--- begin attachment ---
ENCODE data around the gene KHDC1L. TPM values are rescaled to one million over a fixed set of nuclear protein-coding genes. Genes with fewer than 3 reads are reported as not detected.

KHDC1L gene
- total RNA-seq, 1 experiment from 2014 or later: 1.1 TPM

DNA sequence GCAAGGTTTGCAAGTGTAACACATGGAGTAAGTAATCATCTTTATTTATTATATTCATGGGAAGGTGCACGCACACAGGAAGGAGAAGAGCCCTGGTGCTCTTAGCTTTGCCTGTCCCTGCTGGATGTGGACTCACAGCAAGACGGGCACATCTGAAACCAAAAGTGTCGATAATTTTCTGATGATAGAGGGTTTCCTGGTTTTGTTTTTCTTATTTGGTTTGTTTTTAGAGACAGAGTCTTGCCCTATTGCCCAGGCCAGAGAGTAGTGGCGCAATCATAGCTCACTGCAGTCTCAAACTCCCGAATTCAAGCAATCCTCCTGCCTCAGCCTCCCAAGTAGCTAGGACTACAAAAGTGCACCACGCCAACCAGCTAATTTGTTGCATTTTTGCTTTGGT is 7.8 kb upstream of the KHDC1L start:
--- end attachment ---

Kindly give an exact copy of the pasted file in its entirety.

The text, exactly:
ENCODE data around the gene KHDC1L. TPM values are rescaled to one million over a fixed set of nuclear protein-coding genes. Genes with fewer than 3 reads are reported as not detected.

KHDC1L gene
- total RNA-seq, 1 experiment from 2014 or later: 1.1 TPM

DNA sequence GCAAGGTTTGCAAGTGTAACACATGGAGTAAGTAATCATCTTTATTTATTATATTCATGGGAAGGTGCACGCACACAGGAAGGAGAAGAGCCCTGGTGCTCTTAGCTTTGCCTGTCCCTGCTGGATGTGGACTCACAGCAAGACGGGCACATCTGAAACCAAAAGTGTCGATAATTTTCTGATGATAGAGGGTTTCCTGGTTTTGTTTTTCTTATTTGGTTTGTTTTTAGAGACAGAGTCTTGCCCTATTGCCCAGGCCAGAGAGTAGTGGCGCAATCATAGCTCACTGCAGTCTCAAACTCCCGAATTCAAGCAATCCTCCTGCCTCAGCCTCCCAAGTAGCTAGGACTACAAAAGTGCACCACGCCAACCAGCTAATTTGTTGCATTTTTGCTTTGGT is 7.8 kb upstream of the KHDC1L start: